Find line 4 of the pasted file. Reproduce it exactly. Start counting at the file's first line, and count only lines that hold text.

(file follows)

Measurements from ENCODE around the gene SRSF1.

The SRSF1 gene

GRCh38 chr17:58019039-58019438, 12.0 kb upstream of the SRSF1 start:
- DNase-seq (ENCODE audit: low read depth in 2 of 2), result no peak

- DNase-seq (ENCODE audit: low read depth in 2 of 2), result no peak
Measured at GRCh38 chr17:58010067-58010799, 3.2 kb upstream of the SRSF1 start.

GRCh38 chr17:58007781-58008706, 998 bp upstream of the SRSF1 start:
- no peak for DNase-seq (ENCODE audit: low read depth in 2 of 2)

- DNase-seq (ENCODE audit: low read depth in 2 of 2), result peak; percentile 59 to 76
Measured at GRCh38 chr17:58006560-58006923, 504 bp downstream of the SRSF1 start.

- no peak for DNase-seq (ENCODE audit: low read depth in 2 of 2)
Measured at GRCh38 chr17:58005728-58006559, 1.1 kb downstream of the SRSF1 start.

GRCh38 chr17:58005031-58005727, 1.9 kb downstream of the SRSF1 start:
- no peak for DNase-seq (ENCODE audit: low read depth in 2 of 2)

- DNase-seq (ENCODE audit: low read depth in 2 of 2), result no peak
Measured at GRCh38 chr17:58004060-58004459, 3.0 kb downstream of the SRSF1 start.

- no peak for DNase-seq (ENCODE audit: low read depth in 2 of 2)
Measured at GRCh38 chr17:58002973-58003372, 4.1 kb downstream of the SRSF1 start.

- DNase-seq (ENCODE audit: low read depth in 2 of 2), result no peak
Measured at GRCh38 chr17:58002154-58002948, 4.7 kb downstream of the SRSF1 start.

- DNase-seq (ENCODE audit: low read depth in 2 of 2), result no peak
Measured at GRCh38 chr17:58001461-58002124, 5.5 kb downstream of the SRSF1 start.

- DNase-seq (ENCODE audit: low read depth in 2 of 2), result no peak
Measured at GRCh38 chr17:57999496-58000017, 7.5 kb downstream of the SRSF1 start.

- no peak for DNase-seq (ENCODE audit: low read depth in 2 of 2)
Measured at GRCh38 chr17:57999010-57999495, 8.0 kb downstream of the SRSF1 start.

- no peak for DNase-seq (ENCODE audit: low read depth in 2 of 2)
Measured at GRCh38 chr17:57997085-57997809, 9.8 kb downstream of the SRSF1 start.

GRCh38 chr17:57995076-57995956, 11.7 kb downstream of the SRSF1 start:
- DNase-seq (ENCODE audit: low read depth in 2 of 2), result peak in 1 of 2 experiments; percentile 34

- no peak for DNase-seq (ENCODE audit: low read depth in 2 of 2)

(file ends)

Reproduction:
- DNase-seq (ENCODE audit: low read depth in 2 of 2), result no peak